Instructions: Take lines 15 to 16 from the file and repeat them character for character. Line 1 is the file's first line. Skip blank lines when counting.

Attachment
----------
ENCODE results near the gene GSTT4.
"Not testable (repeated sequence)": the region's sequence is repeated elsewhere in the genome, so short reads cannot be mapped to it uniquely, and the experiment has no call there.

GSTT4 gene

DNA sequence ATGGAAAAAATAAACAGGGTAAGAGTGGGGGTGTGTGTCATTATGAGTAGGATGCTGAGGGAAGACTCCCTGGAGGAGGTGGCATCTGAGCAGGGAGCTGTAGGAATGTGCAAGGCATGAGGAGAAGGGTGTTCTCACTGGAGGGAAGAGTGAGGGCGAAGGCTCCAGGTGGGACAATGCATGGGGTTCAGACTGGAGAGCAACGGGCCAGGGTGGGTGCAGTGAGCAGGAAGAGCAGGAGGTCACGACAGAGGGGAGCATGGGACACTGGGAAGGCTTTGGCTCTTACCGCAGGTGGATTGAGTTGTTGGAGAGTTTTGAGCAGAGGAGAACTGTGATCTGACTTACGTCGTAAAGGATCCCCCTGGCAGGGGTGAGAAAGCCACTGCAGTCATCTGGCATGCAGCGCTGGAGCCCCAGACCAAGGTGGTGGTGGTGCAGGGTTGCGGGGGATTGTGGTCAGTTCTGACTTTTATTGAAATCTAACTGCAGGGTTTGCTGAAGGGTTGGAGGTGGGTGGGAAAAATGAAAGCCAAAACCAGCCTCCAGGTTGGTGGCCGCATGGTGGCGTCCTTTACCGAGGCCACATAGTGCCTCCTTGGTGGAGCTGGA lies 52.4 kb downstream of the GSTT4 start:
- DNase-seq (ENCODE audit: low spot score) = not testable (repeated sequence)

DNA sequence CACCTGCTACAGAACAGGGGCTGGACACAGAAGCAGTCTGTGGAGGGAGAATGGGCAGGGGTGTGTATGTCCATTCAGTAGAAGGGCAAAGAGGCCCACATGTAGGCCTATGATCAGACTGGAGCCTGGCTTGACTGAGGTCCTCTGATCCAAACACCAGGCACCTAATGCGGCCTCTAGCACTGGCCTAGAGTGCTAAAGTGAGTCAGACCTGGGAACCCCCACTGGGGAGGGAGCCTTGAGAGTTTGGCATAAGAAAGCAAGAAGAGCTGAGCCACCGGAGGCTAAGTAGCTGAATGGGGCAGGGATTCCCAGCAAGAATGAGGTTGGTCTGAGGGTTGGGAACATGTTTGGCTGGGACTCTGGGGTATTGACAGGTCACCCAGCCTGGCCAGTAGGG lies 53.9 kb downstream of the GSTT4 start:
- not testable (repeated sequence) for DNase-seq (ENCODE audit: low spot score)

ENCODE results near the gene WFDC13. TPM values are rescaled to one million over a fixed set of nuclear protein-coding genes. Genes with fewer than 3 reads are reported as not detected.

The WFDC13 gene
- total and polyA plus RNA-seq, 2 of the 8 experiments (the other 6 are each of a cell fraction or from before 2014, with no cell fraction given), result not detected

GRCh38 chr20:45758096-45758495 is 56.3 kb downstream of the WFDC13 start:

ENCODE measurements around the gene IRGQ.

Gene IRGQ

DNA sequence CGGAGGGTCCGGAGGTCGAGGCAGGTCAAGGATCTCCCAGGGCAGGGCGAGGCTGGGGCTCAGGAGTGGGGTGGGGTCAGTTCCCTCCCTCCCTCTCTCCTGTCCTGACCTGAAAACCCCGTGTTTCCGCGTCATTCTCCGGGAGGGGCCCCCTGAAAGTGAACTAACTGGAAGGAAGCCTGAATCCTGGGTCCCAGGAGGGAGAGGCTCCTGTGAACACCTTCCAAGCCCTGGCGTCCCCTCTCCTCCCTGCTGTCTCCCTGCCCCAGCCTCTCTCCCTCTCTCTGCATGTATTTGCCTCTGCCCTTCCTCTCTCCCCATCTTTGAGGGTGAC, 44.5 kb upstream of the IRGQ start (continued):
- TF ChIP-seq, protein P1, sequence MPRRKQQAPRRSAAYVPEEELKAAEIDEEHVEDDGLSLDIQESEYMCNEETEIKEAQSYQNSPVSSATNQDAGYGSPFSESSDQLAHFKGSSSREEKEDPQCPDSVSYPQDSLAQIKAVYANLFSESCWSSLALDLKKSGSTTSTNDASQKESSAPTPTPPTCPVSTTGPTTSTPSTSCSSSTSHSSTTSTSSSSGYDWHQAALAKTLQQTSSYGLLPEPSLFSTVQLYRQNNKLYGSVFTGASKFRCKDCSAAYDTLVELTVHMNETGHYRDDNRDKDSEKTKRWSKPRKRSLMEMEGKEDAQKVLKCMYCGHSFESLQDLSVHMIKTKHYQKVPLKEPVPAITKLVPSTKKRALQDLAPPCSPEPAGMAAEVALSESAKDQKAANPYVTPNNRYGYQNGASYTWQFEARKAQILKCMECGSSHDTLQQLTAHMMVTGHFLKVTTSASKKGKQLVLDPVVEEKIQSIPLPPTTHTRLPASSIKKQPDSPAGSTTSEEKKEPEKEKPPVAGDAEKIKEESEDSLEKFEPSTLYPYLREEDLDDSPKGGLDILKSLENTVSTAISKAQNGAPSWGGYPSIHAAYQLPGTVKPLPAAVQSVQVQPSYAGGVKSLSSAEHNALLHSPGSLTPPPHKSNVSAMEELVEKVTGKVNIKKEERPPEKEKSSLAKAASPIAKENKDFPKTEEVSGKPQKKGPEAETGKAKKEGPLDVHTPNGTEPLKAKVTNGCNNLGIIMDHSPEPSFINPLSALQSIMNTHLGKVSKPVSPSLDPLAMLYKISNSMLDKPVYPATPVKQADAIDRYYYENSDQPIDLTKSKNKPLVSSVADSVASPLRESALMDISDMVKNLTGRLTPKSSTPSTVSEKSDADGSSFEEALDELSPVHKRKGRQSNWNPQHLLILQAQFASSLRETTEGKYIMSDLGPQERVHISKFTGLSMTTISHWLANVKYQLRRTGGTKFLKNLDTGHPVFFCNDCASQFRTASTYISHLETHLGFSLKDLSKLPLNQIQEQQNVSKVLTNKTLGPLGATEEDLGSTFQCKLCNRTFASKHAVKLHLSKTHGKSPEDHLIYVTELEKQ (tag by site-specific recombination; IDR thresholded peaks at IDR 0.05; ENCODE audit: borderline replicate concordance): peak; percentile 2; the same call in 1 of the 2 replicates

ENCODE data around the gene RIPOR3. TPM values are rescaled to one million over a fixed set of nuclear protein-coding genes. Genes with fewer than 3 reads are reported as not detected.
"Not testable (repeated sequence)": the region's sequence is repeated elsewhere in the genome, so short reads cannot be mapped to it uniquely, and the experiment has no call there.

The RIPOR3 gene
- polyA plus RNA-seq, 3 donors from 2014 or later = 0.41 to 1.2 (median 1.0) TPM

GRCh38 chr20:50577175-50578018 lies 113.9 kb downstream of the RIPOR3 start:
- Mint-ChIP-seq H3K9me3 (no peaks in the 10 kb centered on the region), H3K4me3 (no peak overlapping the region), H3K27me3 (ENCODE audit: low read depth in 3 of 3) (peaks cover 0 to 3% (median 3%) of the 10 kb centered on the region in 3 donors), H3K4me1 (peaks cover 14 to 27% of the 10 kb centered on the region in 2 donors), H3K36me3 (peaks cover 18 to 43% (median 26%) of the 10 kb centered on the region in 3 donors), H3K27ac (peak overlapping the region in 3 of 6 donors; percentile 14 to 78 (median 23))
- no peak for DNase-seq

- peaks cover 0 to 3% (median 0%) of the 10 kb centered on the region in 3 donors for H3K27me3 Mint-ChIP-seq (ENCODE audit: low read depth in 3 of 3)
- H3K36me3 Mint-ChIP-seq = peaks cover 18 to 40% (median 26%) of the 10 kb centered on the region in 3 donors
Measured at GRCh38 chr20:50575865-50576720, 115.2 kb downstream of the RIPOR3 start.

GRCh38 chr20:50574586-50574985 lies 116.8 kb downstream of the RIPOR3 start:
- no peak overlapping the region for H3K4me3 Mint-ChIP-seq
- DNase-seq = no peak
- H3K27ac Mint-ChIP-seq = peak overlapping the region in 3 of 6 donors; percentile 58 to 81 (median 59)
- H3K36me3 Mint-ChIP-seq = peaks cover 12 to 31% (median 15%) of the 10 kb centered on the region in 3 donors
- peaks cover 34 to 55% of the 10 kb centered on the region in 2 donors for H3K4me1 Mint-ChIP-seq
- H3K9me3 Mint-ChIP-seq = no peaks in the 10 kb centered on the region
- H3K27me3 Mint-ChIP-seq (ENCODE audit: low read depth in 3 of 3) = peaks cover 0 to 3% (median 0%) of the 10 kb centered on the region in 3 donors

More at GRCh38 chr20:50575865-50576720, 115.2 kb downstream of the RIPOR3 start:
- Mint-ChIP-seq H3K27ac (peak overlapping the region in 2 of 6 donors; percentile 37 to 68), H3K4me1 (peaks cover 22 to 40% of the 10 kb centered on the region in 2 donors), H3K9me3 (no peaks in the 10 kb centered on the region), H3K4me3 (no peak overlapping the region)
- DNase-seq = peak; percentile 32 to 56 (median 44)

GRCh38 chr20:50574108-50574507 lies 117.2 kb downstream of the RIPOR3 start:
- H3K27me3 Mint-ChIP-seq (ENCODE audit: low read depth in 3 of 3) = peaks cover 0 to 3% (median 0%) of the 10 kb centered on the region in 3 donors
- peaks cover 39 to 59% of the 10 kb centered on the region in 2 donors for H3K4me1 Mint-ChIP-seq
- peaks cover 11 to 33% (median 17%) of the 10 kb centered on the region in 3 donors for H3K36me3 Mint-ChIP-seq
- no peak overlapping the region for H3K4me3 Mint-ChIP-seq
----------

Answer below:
- TF ChIP-seq, protein P1, sequence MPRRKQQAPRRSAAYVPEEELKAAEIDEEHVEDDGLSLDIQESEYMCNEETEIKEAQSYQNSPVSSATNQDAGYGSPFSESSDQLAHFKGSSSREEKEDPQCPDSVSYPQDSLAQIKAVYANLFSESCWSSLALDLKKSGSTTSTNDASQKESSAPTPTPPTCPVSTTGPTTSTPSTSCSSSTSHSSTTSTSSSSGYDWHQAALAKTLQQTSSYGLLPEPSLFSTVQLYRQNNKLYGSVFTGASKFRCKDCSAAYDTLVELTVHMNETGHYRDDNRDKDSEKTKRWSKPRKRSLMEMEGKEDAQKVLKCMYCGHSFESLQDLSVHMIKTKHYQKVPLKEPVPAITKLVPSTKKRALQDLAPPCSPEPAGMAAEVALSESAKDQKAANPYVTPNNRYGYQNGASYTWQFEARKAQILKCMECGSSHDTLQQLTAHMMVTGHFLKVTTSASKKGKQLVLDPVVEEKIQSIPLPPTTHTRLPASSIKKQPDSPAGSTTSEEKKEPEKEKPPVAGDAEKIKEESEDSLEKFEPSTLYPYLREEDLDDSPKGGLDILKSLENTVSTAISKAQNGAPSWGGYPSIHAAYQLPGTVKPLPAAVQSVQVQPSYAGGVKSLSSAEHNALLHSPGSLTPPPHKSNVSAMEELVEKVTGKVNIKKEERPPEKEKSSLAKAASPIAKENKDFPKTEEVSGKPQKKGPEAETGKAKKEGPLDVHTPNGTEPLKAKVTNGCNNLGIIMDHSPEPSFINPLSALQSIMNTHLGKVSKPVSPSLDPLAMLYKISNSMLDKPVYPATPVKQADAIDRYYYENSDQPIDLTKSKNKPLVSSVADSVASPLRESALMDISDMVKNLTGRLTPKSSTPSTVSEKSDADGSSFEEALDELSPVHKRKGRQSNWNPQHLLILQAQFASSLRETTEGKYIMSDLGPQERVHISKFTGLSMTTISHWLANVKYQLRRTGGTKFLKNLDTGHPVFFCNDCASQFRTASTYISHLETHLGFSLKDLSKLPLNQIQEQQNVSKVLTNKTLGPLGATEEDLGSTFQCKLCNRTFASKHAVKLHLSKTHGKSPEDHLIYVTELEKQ (tag by site-specific recombination; IDR thresholded peaks at IDR 0.05; ENCODE audit: borderline replicate concordance): peak; percentile 2; the same call in 1 of the 2 replicates

ENCODE data around the gene RIPOR3. TPM values are rescaled to one million over a fixed set of nuclear protein-coding genes. Genes with fewer than 3 reads are reported as not detected.